How can you incorporate mindfulness into your home through interior design?

Posted by Cato Cooper on

Our Co-owner and interiors and paint expert, Cato Cooper, began upcycling and restoring furniture as a hobby but has turned it into a profession. She has her own painted furniture and home accessories studio at the front of the shop and finds painting a great way to relax.

She said: “Research has suggested that it is a great way to practice mindfulness too. Just 45 minutes of creative activity significantly lessens the stress in the body, regardless of your artistic experience or talent. Upcycling and restoring furniture allows you to get lost in the moment, to put all your focus into the piece you’re working on and the motion of sanding or painting can be extremely therapeutic.  

“If you’re not up for a big furniture restoration project, then simple changes around the home can help with mindfulness and de-stressing you. Our homes are a reflection of ourselves and if they’re messy and cluttered, then we’re likely to feel that in our moods and our minds.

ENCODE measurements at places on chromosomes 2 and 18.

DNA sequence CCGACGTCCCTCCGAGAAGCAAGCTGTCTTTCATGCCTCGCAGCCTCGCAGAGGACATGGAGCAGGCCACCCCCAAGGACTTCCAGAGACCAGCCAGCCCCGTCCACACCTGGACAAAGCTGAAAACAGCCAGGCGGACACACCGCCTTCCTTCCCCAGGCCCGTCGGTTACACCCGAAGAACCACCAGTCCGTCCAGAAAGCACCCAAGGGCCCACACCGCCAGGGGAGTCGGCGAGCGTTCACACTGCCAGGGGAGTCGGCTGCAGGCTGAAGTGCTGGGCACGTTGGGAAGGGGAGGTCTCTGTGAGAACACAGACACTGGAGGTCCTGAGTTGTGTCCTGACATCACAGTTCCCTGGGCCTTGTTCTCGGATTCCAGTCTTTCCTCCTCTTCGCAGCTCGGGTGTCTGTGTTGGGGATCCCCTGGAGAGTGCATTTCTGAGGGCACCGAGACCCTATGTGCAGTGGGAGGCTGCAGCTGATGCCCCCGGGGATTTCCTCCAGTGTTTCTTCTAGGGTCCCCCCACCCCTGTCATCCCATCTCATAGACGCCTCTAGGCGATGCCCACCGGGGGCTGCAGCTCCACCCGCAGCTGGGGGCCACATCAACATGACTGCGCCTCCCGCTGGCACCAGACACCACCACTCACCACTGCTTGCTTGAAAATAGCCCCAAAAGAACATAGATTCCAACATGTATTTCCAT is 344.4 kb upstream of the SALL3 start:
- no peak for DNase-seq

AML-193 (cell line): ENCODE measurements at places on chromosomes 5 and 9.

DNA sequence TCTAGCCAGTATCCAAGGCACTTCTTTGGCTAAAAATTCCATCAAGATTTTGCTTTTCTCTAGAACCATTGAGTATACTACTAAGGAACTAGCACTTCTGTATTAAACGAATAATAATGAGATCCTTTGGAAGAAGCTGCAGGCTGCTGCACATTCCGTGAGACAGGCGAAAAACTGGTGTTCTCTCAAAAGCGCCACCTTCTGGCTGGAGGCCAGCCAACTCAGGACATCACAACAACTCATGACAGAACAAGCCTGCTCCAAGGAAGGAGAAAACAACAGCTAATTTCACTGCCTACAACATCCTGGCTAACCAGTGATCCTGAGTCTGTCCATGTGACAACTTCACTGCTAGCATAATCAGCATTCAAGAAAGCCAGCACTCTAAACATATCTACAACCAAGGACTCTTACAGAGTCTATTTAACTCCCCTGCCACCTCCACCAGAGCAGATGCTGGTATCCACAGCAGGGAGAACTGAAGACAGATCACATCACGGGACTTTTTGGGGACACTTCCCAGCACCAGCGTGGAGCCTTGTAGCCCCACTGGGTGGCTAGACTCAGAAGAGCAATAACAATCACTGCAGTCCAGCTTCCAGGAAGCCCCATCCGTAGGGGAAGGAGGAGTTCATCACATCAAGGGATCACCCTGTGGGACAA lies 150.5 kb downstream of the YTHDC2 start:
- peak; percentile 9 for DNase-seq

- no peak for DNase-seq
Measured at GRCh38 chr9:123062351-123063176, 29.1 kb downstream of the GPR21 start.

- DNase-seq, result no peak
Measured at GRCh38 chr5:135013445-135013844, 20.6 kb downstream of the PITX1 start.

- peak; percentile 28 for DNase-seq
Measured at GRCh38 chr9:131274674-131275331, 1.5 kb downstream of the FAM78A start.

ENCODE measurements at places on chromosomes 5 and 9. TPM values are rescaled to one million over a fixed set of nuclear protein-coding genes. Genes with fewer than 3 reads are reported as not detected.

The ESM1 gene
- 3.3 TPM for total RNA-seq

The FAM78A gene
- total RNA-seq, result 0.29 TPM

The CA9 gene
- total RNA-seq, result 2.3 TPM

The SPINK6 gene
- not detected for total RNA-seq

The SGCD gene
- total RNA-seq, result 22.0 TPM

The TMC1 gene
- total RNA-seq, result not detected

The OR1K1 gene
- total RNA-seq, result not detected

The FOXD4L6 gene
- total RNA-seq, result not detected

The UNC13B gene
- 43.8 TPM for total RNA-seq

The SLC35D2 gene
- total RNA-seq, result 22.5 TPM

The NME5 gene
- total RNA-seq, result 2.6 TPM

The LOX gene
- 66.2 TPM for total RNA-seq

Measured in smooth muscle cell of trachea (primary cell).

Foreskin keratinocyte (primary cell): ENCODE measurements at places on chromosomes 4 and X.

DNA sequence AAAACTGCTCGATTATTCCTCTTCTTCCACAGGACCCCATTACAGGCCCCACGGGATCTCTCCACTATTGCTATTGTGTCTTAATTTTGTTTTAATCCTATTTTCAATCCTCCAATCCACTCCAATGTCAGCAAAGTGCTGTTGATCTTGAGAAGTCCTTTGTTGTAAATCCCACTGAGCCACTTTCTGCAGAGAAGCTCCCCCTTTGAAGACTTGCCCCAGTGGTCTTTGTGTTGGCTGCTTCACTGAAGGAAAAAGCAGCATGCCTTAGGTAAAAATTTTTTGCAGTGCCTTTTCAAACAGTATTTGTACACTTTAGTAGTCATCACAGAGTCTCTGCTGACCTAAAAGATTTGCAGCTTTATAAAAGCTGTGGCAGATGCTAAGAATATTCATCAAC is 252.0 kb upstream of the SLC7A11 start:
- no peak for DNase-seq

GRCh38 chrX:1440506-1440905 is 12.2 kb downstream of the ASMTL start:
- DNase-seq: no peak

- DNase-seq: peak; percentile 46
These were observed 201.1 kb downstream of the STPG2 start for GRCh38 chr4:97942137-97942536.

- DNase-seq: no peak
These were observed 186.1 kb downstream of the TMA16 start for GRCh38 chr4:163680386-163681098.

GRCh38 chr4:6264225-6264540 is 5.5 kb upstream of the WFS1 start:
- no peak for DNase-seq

“You can create a stress-free mindful place by using a fresh, natural colour scheme. Go for creams, soft greens or pale greys. The use of mirrors and natural light is also great for creating an illusion of more space and generally brightening up a room and giving it a more calming ambience. Natural materials such as wood work well too.

“Instead of treating all of the rooms in your home individually, you could try to work a theme throughout them all using similar colours of fabrics, which will help create a sense of balance.”

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